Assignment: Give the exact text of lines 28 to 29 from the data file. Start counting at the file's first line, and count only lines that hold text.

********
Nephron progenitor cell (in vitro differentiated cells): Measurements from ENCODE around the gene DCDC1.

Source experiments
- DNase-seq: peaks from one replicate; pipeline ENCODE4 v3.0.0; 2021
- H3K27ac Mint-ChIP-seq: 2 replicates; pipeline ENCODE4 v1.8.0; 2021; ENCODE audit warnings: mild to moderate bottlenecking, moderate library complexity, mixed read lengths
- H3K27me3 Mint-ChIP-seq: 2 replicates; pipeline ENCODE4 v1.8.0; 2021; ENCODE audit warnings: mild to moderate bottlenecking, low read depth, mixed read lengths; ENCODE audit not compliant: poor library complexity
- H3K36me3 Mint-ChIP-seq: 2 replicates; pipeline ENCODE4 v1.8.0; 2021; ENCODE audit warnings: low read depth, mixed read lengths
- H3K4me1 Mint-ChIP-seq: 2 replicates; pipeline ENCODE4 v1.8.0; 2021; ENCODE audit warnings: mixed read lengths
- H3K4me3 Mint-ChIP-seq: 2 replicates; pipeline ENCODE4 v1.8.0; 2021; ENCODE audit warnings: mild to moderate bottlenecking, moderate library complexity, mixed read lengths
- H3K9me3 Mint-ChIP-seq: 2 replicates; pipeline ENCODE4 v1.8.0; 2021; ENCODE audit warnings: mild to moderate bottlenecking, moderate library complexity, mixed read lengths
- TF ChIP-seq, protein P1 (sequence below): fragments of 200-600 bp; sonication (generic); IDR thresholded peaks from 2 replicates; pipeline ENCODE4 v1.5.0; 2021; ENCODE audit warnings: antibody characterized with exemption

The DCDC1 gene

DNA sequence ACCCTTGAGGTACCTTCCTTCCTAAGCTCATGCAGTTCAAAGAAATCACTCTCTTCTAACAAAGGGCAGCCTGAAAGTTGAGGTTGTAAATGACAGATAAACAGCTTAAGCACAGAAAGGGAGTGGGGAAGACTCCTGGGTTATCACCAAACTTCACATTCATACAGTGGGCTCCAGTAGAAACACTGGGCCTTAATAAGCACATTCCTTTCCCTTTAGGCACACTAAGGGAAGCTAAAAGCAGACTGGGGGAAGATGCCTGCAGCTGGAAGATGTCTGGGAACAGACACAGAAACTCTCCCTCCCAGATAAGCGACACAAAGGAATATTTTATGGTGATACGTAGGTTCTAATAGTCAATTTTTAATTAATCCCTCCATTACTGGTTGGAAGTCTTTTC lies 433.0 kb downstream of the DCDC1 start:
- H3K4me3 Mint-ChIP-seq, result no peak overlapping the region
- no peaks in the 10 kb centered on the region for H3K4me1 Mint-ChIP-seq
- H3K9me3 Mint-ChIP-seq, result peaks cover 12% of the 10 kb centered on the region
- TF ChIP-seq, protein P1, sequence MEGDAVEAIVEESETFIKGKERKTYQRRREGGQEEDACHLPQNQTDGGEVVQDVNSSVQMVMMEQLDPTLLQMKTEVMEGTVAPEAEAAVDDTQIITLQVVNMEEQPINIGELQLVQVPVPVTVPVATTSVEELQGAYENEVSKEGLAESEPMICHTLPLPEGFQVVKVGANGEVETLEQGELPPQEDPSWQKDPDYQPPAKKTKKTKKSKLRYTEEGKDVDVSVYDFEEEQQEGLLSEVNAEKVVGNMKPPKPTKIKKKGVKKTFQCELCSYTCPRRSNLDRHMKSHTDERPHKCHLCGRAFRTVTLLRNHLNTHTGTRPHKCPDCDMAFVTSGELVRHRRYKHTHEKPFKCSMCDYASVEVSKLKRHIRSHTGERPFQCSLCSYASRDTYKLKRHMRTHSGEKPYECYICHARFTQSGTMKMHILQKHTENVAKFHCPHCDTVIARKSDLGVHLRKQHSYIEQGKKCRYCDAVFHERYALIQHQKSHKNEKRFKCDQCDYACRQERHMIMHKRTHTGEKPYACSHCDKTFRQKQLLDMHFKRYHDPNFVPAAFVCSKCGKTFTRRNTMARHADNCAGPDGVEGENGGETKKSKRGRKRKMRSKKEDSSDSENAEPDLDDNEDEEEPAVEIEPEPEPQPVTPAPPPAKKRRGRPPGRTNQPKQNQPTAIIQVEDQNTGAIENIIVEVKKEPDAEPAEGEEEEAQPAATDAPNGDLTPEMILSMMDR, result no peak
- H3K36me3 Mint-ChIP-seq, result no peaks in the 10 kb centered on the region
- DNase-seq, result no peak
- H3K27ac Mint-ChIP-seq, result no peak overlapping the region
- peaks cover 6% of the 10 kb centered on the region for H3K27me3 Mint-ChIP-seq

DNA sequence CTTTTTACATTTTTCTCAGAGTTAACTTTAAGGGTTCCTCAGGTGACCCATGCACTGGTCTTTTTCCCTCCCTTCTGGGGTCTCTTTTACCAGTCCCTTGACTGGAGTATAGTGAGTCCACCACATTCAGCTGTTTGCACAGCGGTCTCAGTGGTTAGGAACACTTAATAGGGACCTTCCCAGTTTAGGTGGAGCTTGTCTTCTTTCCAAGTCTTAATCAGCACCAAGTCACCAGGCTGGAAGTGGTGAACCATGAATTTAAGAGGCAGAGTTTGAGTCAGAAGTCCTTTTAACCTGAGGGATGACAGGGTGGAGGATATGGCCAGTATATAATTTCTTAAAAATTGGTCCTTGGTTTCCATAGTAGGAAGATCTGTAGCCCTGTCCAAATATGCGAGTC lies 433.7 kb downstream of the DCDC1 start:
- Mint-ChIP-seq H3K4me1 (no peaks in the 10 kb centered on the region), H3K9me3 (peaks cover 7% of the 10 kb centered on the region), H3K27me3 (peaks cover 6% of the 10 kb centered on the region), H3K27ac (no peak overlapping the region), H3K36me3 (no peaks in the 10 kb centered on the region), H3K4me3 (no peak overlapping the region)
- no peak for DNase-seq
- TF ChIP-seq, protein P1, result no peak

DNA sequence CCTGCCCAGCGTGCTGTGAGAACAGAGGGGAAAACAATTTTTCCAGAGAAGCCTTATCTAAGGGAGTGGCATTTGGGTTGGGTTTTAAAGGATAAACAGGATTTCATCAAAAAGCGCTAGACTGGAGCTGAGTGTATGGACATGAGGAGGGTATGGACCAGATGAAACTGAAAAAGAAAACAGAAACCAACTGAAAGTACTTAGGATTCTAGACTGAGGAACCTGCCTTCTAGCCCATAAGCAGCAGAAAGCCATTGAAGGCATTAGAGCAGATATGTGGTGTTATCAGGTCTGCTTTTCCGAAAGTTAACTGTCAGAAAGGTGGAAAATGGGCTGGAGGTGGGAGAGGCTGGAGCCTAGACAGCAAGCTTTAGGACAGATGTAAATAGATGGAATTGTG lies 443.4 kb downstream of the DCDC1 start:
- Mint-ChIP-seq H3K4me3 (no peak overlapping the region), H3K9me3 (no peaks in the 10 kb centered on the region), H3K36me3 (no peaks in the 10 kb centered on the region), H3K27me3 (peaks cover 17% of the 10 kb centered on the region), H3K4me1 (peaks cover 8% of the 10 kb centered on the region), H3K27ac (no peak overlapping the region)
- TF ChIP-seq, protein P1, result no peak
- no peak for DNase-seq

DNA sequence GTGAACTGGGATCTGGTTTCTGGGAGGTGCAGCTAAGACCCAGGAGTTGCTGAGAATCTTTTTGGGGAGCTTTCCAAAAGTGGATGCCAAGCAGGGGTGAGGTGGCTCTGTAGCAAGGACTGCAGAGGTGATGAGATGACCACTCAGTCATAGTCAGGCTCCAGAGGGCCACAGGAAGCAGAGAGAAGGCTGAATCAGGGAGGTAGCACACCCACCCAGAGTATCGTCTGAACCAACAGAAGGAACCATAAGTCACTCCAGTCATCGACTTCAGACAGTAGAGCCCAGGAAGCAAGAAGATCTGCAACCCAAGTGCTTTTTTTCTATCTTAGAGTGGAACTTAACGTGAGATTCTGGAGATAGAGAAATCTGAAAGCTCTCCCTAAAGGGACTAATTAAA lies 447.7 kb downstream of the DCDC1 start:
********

- no peak for DNase-seq

DNA sequence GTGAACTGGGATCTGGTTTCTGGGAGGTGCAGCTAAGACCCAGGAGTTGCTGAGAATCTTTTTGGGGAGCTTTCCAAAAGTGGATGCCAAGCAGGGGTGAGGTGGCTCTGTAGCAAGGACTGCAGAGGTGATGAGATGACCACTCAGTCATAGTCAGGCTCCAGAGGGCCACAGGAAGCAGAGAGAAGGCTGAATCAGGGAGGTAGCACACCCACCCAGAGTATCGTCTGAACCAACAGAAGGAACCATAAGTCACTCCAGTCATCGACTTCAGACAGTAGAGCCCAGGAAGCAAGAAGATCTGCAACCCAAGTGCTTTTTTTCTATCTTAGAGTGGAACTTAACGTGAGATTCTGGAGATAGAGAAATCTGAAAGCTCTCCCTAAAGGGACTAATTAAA lies 447.7 kb downstream of the DCDC1 start: